then edit the file simple-script to define the function photo-script function then call the photo-shrink function for each jpeg file then start gimp and paste the file:

/Applications/ -b -

Welcome to TinyScheme, Version 1.38

Copyright (c) Dimitrios Souflis

> (define (photo-shrink width height input output)

(let* ((image (car (file-jpeg-load 1 input output)))

(drawable (car (gimp-image-active-drawable image))))

(plug-in-autocrop 1 image drawable)

(gimp-levels-stretch drawable)

(gimp-image-scale image width height)

(file-jpeg-save 1 image drawable output output 0.8 0 1 1 "" 0 1 0 0))


(photo-shrink 100 100 "IMG_0665.JPG" "IMG_0665-z.JPG")

(photo-shrink 100 100 "IMG_0668.JPG" "IMG_0668-z.JPG")

(photo-shrink 100 100 "IMG_0667.JPG" "IMG_0667-z.JPG")

(photo-shrink 100 100 "IMG_0666.JPG" "IMG_0666-z.JPG")

(photo-shrink 100 100 "IMG_0671.JPG" "IMG_0671-z.JPG")

(photo-shrink 100 100 "IMG_0670.JPG" "IMG_0670-z.JPG")

(photo-shrink 100 100 "IMG_0669.JPG" "IMG_0669-z.JPG")

(photo-shrink 100 100 "IMG_0672.JPG" "IMG_0672-z.JPG")

This will have fixed the exposure (i.e. run auto-levels) for every file listed, auto-cropped any unused pixels round the picture, resized to 100 x 100 pixels and output a jpeg. This could easily be altered to read a TIFF file (or any other format) from a digital scanner, auto-crop the blank edges (function plug-in-autocrop or plug-in-zealouscrop) fix the levels, resize and convert to JPEG format.

This method works in an Apple Mac Terminal window, but if you are editing a lot of large files could result in memory issues, so another way to run Gimp from the Apple Terminal command line is to feed the function definition and opperations into gimp from a file:

> /Applications/ -b - < file.txt

where file.txt contains the function definition above and one or more function-calls, followed by the function (gimp-quit 0) to return control to unix. This can then be repeated for each file name in the directory although a new file.txt for each filename, or some copying/moving of files between each gimp run (see the next section)

This is a bit of a hack, but if you want to do this properly you will need to use the script-fu-register function to register the function and script-fu-menu-register if you want to add it as a menu item and save the scripts in the default scripts directory so that gimp can pick them up from a proper batch run (see below)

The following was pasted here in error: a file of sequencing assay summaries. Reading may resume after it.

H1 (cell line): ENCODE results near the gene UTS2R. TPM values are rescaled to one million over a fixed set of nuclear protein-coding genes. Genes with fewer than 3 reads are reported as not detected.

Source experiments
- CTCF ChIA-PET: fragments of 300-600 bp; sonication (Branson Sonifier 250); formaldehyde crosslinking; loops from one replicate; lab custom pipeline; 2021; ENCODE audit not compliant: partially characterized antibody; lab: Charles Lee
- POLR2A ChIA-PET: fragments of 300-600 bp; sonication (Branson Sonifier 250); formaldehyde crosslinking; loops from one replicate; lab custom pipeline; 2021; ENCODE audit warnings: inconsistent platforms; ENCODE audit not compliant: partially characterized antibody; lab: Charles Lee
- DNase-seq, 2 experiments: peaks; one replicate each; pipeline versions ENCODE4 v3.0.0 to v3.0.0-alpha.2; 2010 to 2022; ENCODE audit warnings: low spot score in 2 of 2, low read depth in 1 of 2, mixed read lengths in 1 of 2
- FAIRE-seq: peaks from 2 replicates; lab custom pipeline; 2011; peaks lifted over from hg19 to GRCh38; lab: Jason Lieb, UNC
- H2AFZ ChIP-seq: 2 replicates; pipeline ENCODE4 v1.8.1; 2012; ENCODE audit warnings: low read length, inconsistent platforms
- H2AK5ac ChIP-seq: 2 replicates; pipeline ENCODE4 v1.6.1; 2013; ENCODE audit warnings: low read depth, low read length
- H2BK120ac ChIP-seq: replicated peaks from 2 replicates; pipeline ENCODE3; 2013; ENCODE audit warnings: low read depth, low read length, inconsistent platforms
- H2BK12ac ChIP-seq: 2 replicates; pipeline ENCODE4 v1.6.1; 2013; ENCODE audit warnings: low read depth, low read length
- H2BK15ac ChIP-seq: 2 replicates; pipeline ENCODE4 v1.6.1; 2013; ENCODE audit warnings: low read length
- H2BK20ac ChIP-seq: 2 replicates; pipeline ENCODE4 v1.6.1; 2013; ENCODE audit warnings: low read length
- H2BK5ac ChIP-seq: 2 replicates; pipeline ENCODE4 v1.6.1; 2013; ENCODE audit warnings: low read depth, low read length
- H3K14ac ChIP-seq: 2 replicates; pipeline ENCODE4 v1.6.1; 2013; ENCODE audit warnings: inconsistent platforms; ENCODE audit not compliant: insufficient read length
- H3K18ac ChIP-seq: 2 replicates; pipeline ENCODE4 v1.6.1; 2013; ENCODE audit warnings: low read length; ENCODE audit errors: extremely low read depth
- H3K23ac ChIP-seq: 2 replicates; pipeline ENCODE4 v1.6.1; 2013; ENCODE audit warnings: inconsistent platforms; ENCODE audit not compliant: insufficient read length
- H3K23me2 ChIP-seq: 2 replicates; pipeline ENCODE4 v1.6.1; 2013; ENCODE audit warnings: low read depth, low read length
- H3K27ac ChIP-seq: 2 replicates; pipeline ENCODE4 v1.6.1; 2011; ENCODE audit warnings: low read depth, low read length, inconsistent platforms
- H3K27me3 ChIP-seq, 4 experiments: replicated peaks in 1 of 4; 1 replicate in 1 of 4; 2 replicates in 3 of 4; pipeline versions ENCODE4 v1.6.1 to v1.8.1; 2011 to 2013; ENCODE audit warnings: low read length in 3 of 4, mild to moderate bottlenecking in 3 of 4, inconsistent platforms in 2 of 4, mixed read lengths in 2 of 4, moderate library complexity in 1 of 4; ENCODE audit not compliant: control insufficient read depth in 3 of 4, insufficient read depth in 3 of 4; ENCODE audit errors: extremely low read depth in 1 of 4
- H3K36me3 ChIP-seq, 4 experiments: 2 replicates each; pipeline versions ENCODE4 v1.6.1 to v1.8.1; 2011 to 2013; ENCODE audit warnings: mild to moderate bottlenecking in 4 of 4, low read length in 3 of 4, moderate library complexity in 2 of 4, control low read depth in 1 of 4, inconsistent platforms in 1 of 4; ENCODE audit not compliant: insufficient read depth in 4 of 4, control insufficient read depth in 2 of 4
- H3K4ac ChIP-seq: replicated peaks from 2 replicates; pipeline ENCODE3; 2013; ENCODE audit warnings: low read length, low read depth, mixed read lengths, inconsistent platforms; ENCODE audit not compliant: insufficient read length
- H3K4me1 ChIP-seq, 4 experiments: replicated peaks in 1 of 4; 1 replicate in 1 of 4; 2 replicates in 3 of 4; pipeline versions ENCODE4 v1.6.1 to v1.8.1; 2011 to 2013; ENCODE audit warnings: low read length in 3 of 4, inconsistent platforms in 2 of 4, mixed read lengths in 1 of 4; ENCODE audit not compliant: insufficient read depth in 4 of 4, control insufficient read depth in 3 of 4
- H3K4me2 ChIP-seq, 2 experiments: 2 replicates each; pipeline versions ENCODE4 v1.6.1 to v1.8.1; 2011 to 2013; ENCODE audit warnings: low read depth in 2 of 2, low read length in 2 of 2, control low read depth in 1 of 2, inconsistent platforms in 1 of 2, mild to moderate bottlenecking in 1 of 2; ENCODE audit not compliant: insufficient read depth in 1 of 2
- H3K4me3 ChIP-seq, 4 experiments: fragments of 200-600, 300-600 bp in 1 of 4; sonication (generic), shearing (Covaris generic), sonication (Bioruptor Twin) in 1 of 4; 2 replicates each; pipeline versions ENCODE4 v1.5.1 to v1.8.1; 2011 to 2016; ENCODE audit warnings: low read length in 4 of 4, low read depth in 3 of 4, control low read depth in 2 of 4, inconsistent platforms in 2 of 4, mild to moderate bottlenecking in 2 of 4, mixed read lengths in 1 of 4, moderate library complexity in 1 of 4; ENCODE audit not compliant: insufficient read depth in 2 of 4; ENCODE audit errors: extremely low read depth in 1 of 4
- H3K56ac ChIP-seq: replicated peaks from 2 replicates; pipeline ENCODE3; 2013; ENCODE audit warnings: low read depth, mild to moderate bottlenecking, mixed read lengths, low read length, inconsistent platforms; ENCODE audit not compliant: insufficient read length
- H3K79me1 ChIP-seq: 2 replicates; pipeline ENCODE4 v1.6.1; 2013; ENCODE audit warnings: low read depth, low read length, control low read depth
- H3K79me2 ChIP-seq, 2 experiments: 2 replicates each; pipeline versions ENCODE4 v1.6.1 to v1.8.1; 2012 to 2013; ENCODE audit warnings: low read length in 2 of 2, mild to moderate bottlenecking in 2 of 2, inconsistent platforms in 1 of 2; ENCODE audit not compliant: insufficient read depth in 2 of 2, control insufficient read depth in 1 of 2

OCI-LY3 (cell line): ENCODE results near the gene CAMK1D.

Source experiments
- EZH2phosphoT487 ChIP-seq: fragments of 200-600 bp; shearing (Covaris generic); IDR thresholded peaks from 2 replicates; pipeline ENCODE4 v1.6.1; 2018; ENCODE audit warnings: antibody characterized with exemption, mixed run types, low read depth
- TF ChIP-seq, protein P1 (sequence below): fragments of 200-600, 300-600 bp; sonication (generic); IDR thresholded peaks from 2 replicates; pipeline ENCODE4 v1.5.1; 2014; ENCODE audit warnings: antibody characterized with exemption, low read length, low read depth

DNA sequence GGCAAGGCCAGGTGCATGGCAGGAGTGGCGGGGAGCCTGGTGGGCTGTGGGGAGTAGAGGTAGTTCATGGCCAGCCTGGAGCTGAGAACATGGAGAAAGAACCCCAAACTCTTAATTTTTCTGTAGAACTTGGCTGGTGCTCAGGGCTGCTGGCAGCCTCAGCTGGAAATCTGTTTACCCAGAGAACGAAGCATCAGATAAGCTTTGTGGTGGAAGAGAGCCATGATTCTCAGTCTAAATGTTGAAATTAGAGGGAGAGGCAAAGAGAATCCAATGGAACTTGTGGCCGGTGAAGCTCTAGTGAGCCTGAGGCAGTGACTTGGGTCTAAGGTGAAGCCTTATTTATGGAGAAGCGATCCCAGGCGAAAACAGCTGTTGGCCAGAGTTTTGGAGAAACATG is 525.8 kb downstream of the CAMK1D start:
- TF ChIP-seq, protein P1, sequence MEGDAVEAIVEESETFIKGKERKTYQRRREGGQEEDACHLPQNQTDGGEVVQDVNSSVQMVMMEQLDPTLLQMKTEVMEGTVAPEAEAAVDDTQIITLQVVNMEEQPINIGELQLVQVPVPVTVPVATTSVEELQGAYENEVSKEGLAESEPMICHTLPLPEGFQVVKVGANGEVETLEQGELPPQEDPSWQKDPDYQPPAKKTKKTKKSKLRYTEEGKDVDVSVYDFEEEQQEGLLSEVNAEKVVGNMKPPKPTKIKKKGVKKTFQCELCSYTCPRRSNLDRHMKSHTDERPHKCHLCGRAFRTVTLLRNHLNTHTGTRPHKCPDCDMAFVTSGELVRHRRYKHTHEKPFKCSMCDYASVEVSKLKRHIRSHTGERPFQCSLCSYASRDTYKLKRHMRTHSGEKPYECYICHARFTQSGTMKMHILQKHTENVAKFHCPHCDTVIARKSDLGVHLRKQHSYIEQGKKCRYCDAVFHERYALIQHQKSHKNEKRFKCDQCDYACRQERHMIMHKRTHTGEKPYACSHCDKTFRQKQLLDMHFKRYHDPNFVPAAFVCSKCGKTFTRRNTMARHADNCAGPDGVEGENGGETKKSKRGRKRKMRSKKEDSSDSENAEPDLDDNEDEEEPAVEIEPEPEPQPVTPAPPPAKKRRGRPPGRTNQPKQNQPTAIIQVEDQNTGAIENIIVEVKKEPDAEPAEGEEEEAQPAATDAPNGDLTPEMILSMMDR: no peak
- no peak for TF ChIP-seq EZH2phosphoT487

Registering a Function

After writing a function it can then be registered to allow it's use from a GIMP menu, using the script-fu-register function. Alternatively after defining the function on the GIMP command line it can be used repeatedly from the command line or as a batch process (See below)


"macro-name" ; Function Name

"macro-name" ; Menu Label

"Do something to a photo..."

"Andy" ; author

"Andy" ; copyright

"2009-11-19" ; date created

"" ; image type that script works on

; Any Other Variables that need to be defined... (need to check documentation for the these options)


The scripts should be saved to a text file in directory ~/.gimp-2.6/scripts/ e.g. create-simple-image.scm then run

Script-Fu -> Refresh Scripts

to load the scripts in the scripts directory.

Running Gimp in Batch Mode

From the command Line

to invoke Gimp from unix or linux either use command line or a shell script similar to the following:

gimp --display :1.0 -c -i -d -b '(macro-name arg1 arg2 100 "file1" "file2")' '(gimp-quit 0)'

where macro-name is the name of an already defined and registered function that takes two file-names as input (file1 and file2) and two other arguments (arg1 and arg2); reads file1 performs some action on that file and saves to a new file.

Simple shell script for batch Gimp to run a macro on every file in a directory:


for file in *; do

echo Reading: $file;

/Applications/ --display :1.0 -c -i -d -b '(macro-name Arg1 Arg2 "'$file'" "'$file'2")' '(gimp-quit 0)'


This didn't work from the Apple Mac; for a start for Apple Mac terminal Window ("Darwin" version of unix) the full path to gimp and an extra hyphen at the end will be required instead of just gimp: e.g. /Applications/ -c -i -d -b -

but I found the following did work for the Apple Mac (and the function doesn't need to be registered because it is defined each time it is called):

create a text file gimp-batch-script2:

(define (gimp-photo-fix input)

(let* ( (output (string-append input ".jpg")) (image (car (file-tiff-load 1 input out


(output (string-append input ".jpg"))

(drawable (car (gimp-image-active-drawable image))))

(plug-in-autocrop 1 image drawable)

(gimp-levels-stretch drawable)

(file-jpeg-save 1 image drawable output output 0.8 0 1 1 "" 0 1 0 0)))

(gimp-photo-fix "temp")

(gimp-quit 0)

and bin file gimp-batch-script:


for file in *; do

echo Working on file: $file;

cp $file temp;

/Applications/ -b - < ./gimp-batch-script2;

mv temp.jpg $file.jpg


> chmod 775 ./gimp-batch-script

then run it:

> ./gimp-batch-script

That will copy each TIFF file in turn to temp, start gimp and run the script reading temp and writing temp.jpg then copy temp.jpg to the original filename (with a .jpg appended). O.K. not elegant, but it works

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    • robertred24 profile image

      robertred24 4 years ago

      If you don't want to spend a lot of money for Photoshop, then GIMP is for you.